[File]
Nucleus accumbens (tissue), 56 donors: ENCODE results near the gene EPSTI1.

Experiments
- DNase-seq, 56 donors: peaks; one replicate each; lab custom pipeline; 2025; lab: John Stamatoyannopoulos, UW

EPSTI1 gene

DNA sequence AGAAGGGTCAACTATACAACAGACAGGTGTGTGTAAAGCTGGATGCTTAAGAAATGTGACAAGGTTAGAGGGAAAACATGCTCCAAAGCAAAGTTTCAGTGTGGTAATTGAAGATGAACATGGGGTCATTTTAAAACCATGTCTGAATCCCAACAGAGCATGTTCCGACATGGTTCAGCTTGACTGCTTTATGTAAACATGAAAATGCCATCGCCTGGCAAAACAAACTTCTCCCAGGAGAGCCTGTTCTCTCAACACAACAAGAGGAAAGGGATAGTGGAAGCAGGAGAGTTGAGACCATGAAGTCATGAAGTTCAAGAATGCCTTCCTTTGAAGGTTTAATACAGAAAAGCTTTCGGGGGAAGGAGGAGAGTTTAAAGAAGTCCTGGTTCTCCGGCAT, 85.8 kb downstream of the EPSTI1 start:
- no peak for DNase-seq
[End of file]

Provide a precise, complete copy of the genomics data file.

Nucleus accumbens (tissue), 56 donors: ENCODE results near the gene EPSTI1.

Experiments
- DNase-seq, 56 donors: peaks; one replicate each; lab custom pipeline; 2025; lab: John Stamatoyannopoulos, UW

EPSTI1 gene

DNA sequence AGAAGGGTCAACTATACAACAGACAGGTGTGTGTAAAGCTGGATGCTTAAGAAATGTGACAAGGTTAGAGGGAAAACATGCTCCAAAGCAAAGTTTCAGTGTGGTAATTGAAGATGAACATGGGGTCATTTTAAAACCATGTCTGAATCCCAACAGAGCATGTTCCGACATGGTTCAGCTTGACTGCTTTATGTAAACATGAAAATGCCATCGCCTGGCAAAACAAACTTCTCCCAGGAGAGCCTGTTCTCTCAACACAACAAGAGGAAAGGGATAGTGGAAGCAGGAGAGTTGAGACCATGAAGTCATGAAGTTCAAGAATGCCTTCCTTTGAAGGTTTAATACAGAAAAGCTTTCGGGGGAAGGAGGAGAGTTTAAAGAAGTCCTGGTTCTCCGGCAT, 85.8 kb downstream of the EPSTI1 start:
- no peak for DNase-seq